Shared Vocabulary Connects Speakers of Spanish and Arabic

The Spanish language has a long history of Arabic influences, including some still heard today.

By Joy DiazSeptember 15, 2015 8:30 am| , ,

This story was originally posted on KUT

It is Hispanic Heritage Month – a heritage that runs so deep in Texas that the original contracts of the first Anglo-American settlers who came to what would become the state of Texas were all handwritten in Spanish.

At the time, Stephen F. Austin, founder of the first and largest colony, wrote all his correspondence in Spanish. He even occasionally signed as Estevan – the Spanish version of his name.

As a native Spanish-speaker, I was surprised to learn about the connections between Spanish and other languages.
Spanish is a Romance language, but it’s much more than that.

Rihab Massif was my daughter’s preschool teacher in Austin. Massif is originally from Lebanon. As a little girl, Camila, my daughter, spoke mostly in Spanish. And Massif remembers a day when Camila was frustrated because she couldn’t remember a word in English.

“She was telling me about her ‘camis,'” Massif says.

Camisa is the word in Spanish for “shirt,” and Massif understood it perfectly because camis means the same thing in Arabic.

“And I was like ‘Oh! There are some words related to Arabic,’” she says.

To see just how many, Massif and I did an exercise.

I’d say a word in Spanish, and she’d say it back in Arabic.

“Aceite?”

“We say ceit,” Massif says.

“Guitarra?”

“We say guitar.”

Now that I am aware, it seems like I hear Arabic words everywhere.

Take, for instance, one of my favorite songs by Latin Grammy winner Juan Luis Guerra.

“Ojalá que llueva café” is peppered with words like café (coffee) and ojalá (God willing, or hopefully) — both of which come from Arabic.

Or, take late salsa singer Celia Cruz’s catchphrase, ¡Azucar!, or sugar — another Arabic word.

Linguist Victor Solis Parejo from the University of Barcelona in Spain says part of the language Spanish speakers use is the legacy of the Moorish influence. “Moors” was the name used to refer to the Arabic-speaking group from North Africa that invaded what would become Spain back in the eighth century. Their influence lasted about 700 years and is still visible today.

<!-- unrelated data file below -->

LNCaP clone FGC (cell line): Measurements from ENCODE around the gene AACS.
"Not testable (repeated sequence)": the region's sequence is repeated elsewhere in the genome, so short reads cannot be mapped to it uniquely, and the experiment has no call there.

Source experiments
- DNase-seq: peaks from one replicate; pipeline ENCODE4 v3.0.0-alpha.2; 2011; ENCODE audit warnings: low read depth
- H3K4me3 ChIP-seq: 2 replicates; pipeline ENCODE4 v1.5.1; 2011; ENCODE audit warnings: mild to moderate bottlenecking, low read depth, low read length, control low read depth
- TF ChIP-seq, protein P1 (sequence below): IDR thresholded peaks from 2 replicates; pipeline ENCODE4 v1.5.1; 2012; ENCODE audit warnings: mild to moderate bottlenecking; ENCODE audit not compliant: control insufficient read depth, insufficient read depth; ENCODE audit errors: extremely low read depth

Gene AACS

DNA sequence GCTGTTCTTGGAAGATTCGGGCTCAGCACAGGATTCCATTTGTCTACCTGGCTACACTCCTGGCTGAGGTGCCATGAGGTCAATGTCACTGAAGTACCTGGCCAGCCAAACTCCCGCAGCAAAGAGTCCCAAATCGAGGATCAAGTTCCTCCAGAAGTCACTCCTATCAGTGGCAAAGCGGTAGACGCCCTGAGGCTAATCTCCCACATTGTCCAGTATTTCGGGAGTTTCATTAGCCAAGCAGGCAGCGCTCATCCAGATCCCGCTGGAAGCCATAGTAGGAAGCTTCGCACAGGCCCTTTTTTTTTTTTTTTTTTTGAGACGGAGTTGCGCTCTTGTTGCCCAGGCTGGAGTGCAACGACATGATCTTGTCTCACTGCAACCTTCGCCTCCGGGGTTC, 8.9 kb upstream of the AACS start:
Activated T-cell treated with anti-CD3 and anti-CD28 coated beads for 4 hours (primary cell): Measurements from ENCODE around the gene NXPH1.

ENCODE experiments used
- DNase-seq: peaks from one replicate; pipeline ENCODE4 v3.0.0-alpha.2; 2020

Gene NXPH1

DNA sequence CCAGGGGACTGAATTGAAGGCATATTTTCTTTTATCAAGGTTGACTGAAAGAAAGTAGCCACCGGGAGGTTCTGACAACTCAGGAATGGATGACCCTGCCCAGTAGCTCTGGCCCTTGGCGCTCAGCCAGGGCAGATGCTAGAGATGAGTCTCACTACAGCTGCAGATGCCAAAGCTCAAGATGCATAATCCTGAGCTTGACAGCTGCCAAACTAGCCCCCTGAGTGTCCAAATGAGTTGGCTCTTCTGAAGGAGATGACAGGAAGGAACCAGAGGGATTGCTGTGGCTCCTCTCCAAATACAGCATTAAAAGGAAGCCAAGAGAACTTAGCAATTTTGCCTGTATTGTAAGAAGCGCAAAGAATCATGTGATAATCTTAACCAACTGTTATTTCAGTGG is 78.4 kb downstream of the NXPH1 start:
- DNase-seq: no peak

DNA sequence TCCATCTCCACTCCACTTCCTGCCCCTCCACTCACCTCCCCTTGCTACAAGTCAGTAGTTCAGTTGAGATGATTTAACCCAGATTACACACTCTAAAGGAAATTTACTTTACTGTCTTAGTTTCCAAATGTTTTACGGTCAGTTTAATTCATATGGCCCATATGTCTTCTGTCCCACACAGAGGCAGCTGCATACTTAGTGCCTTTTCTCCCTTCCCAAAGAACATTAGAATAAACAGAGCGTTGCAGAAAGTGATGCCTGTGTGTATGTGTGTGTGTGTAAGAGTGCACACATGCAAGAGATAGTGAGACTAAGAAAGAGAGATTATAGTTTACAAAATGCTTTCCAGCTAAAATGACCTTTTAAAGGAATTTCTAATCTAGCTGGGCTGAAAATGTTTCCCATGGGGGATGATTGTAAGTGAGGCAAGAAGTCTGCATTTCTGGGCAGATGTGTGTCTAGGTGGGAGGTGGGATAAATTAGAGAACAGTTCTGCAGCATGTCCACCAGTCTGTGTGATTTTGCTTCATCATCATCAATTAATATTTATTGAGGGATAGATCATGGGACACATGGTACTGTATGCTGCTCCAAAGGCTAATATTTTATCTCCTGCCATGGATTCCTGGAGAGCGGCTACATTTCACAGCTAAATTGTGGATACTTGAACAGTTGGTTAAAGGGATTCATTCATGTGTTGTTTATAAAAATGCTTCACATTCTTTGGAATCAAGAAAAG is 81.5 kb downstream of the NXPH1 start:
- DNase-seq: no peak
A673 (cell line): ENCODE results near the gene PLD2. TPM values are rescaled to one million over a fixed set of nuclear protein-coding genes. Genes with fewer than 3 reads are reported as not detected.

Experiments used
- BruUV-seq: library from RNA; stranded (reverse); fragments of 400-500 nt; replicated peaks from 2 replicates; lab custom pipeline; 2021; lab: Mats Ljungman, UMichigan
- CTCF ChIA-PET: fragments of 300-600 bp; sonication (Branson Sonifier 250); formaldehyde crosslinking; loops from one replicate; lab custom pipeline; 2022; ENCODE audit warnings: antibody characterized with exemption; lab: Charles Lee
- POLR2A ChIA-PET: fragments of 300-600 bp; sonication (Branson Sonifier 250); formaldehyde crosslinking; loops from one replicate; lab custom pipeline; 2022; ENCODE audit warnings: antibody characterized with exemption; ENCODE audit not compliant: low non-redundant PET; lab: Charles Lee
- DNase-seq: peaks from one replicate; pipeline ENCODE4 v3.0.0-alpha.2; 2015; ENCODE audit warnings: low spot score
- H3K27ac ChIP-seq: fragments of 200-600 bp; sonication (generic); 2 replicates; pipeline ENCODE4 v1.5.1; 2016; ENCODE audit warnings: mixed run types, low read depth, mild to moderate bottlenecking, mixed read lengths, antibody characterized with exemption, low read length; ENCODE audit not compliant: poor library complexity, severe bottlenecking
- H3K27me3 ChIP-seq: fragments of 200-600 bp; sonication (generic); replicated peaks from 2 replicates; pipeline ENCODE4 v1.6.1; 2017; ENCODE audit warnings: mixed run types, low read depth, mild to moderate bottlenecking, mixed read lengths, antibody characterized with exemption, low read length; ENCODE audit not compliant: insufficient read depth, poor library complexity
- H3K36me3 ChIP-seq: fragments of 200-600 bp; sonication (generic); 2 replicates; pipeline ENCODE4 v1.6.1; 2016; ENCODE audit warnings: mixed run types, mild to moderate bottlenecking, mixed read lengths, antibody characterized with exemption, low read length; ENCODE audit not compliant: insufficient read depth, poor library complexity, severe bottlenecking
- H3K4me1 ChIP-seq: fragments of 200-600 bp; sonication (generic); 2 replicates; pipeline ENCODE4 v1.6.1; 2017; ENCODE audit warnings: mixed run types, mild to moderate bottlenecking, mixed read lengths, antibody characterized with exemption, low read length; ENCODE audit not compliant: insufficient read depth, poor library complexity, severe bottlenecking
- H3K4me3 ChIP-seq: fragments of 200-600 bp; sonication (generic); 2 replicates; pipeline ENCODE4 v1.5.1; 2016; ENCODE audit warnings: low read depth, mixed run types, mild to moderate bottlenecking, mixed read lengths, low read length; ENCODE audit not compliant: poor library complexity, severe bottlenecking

“Especially if you travel [the] South of Spain – for example, in Merida in the city where I was born – we have the Alcazaba Arabe, an Arabic fortification,” Parejo says. “So, you can see that in the cities nowadays, but you can also see that Islamic presence, that Arabic presence in the language.”

And of course, that presence traveled to the Americas when the Spaniards came here. About 4,000 Spanish words are believed to come directly from Arabic. That’s why Maria Gutierrez, a Mexican aid worker with a non-profit in Jordan, says she carries a small notebook with her wherever she goes.

“Yeah! I’m trying to track all those words. It’s like, ‘one more word!’ At least everyday I’ll find a word, and I’ll be like, ‘oh, it’s exactly the same as Spanish!’ or ‘it’s very close to Spanish,'” she says.

The sooner Gutierrez masters the language, the sooner she’ll be effective with her aid work, and right now being able to speak Spanish is giving her a shortcut.

But why should this merger of Spanish and Arabic matter to Texans? Well, two most spoken languages in Texas are English and Spanish. So, some wonder what could happen to these languages as time goes by, including Parejo.

“I believe that languages are alive,” he says.

As such, languages adapt and adopt and borrow words from each other, especially languages that live in close proximity.

“I still remember when I first came to Texas,” he says, “and I went to this restaurant with my wife and the waiter asked us, ‘Do you want to have dinner inside or do you want to go to the patio?’ I [had] never heard that word in English.”

Patio is a Spanish word.

If the influence exists to the point that we often joke about the existence of “Spanglish,” imagine what Texans will be speaking in, say, 100 or 200 years. The Instituto Cervantes of Harvard University estimates that by 2050 there will be 130 million Spanish-speakers in the U.S., which would effectively make the U.S. the largest Spanish-speaking country in the world.